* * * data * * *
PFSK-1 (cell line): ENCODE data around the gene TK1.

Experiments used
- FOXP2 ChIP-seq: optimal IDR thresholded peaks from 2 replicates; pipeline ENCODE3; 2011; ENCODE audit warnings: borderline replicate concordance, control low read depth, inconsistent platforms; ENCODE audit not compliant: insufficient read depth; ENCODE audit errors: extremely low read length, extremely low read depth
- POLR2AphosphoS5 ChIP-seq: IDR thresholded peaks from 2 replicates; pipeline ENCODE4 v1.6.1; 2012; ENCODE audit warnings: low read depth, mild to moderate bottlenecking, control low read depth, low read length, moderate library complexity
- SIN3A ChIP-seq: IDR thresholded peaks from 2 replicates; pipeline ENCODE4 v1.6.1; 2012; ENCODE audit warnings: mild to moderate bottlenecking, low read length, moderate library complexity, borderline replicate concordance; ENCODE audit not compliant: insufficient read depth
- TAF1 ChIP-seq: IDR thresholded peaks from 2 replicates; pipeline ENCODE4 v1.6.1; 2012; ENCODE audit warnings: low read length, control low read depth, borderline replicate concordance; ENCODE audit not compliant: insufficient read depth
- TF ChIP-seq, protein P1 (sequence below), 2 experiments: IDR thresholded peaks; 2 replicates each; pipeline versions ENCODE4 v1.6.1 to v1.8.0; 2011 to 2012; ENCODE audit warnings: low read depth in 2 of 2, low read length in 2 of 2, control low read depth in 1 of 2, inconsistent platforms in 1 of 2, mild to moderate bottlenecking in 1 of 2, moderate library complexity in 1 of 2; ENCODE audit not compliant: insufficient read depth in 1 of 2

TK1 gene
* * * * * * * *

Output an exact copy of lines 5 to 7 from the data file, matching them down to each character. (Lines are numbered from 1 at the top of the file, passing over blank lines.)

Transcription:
- SIN3A ChIP-seq: IDR thresholded peaks from 2 replicates; pipeline ENCODE4 v1.6.1; 2012; ENCODE audit warnings: mild to moderate bottlenecking, low read length, moderate library complexity, borderline replicate concordance; ENCODE audit not compliant: insufficient read depth
- TAF1 ChIP-seq: IDR thresholded peaks from 2 replicates; pipeline ENCODE4 v1.6.1; 2012; ENCODE audit warnings: low read length, control low read depth, borderline replicate concordance; ENCODE audit not compliant: insufficient read depth
- TF ChIP-seq, protein P1 (sequence below), 2 experiments: IDR thresholded peaks; 2 replicates each; pipeline versions ENCODE4 v1.6.1 to v1.8.0; 2011 to 2012; ENCODE audit warnings: low read depth in 2 of 2, low read length in 2 of 2, control low read depth in 1 of 2, inconsistent platforms in 1 of 2, mild to moderate bottlenecking in 1 of 2, moderate library complexity in 1 of 2; ENCODE audit not compliant: insufficient read depth in 1 of 2